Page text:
Ted Ryan, official historian for Coca Cola, has been showing The Mirror‘s Emily Setter around the company archive in Atlanta, Georgia. Of particular interest was this rare photo of Marilyn…
“Lolling on a sun lounger in a Coca-Cola red swimsuit and sky-high glass stilettos strapped on with red ribbons, Marilyn Monroe looks the real thing. America’s brightest star fizzed as she posed for a glamorous advertisement for America’s coolest drink in these never seen before images from 1953. Incredibly, for a reason now lost in the mists of time, Marilyn’s sizzling Coke campaign never saw the light of day. Until now.
‘Why wouldn’t you want one of the hottest celebs in the world agreeing to appear with your product?’ laughs Ted Ryan. ‘Why was she not used? The ad was being done on spec, but it was never accepted by the company. We just don’t know why.’
Coca-Cola only learned of the candid behind-the-scenes shots by celebrity photographer Harold Lloyd last year after they were found in, of all places, the archives of NASA. Naturally, Coke snapped them up, and is today letting the Mirror publish them for the first time.”
However, this is not the full story, as ES Updates has previously revealed. Marilyn was actually filming a PSA for the US Air Force (not NASA) at Greenacres, the Beverly Hills estate of former silent comedian Harold Lloyd, whose own glamour shots were published in the 1992 book, 3-D Hollywood.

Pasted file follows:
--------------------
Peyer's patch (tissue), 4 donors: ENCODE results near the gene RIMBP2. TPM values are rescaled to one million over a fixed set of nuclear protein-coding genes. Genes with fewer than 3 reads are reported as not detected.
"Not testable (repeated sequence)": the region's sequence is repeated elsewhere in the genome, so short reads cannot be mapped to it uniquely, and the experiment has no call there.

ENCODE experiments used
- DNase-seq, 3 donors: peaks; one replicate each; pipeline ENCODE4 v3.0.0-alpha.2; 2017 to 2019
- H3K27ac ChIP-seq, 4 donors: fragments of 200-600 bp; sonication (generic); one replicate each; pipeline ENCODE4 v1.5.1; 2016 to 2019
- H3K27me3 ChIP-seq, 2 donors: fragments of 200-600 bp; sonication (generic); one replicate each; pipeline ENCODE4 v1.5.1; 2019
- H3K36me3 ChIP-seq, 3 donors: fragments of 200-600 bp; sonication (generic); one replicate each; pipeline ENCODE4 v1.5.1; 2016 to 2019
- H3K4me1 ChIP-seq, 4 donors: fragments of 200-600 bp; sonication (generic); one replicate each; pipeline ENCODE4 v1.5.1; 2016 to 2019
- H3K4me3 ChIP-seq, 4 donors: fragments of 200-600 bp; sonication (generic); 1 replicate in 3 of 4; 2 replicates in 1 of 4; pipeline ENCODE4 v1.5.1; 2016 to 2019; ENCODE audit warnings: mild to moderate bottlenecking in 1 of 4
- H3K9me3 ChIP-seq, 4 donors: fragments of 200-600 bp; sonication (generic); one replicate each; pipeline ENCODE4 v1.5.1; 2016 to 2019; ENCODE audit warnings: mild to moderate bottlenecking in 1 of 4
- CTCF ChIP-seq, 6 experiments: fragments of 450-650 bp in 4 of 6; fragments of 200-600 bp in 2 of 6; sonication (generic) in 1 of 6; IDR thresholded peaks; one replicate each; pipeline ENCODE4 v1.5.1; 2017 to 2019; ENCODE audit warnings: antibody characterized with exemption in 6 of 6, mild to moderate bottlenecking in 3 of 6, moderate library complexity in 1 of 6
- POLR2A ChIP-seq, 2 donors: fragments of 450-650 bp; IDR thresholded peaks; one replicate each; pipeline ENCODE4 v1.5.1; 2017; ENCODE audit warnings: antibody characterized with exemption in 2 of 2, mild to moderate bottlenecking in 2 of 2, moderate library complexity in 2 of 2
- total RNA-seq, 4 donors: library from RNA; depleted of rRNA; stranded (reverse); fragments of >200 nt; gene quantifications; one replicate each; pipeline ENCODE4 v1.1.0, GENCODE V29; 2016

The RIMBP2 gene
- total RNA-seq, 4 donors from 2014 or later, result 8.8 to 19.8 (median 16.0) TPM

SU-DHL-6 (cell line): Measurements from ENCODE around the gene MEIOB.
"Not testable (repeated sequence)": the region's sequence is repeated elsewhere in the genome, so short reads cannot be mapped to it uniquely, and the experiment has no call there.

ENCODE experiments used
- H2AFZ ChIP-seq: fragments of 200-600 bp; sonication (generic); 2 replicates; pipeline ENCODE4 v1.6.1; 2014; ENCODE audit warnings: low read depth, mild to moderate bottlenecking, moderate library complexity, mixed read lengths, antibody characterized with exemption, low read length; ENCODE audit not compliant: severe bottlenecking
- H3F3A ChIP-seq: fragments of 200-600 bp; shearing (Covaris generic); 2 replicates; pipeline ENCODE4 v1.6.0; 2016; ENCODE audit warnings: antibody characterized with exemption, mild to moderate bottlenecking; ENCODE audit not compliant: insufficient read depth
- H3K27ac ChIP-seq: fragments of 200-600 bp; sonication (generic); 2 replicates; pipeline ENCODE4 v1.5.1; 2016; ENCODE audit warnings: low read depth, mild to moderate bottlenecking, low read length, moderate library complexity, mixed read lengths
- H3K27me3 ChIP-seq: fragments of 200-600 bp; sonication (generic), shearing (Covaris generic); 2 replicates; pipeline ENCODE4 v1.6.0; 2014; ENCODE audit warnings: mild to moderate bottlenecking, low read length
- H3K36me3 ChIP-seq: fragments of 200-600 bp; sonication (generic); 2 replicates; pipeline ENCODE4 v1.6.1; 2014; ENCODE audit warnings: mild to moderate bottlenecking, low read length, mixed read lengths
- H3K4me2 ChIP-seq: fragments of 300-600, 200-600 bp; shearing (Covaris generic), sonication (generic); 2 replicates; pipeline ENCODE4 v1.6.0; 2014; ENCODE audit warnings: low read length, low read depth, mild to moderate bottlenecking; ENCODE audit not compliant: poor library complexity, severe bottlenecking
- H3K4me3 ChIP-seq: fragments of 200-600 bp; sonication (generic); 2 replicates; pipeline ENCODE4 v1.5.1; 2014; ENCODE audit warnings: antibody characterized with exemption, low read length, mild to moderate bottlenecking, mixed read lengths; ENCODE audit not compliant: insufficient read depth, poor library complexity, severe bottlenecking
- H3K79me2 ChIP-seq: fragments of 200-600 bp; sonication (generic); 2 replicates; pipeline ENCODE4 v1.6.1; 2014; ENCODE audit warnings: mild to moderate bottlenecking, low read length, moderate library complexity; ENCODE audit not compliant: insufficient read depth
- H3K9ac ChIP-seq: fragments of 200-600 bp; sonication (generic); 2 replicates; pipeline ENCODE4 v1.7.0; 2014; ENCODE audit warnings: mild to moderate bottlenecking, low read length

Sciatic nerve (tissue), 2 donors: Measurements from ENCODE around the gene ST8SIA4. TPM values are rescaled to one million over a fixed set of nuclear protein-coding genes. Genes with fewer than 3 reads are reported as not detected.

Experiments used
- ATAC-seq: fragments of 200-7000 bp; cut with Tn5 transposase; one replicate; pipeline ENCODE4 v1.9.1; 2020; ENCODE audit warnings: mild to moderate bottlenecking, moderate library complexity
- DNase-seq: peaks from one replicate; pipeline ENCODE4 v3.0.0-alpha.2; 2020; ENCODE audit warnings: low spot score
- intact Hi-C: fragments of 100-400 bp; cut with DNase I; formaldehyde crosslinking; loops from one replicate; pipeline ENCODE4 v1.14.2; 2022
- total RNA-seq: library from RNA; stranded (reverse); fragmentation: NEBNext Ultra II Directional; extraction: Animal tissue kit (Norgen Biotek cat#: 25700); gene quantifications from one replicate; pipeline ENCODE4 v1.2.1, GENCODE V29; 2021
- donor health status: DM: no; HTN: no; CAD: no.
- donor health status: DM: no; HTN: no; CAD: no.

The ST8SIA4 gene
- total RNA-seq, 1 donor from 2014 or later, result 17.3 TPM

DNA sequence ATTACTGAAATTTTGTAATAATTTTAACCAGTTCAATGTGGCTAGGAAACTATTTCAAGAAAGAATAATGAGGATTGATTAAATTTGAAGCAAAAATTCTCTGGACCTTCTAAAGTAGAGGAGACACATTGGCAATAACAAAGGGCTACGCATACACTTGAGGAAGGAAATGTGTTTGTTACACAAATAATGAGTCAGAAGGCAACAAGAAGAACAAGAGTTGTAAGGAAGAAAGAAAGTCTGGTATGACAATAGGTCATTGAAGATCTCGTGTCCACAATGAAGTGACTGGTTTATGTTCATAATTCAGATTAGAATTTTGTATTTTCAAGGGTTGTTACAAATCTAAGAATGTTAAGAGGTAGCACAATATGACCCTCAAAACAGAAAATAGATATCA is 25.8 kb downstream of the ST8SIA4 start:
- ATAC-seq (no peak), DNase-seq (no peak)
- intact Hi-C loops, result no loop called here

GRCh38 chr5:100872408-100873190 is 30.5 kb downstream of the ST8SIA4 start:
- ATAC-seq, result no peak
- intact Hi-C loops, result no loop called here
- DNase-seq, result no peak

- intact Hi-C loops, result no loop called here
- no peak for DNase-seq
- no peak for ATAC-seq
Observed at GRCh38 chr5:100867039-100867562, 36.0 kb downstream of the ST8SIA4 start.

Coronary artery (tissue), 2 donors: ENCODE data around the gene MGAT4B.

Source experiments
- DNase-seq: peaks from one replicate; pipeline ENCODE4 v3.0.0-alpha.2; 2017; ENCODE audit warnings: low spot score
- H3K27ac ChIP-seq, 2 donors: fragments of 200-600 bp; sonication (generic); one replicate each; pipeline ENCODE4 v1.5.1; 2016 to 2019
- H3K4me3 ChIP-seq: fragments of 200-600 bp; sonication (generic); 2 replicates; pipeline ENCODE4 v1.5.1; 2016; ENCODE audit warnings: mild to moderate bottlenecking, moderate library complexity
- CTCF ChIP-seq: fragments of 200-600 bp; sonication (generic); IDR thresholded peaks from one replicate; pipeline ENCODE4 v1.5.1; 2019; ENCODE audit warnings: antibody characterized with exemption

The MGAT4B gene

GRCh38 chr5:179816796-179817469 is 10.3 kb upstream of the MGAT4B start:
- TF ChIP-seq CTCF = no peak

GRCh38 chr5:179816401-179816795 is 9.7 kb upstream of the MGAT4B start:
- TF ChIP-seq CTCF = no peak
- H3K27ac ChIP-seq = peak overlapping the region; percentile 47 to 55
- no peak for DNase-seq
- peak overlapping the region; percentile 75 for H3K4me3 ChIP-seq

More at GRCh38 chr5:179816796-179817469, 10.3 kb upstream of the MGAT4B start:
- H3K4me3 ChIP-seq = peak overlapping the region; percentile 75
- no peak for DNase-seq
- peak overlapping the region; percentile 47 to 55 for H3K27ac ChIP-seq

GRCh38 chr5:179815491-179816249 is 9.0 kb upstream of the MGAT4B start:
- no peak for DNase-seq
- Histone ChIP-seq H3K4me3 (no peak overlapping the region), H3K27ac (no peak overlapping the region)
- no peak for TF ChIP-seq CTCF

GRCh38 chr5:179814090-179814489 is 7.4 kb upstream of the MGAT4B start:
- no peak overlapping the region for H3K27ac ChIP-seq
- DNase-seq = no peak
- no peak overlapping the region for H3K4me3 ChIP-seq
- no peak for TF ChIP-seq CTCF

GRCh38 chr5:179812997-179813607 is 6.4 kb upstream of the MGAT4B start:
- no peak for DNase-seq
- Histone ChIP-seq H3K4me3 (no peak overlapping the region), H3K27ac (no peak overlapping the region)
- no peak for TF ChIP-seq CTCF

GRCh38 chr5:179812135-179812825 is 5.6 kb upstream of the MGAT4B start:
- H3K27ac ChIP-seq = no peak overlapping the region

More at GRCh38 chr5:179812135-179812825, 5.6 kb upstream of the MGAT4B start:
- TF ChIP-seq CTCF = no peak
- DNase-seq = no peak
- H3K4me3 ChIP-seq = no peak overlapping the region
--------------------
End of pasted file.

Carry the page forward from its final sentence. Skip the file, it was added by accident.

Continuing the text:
“She visited in 1953 with Jean Negulesco, supposedly to film a dream sequence for How to Marry a Millionaire. This never transpired, but footage of a seductive Marilyn purring ‘I hate a careless man’ was used in ‘Security Is Common Sense’, a PSA for the US Air Force, warning servicemen against revealing military secrets in letters home.
Studio contract stars like Marilyn were routinely asked to endorse products, although she would do so less frequently in later years … the Lloyd shoot does not appear to have been directly connected to Coca Cola – but the tacit promotional value was clearly welcomed, and it has since become part of their glamorous legacy.”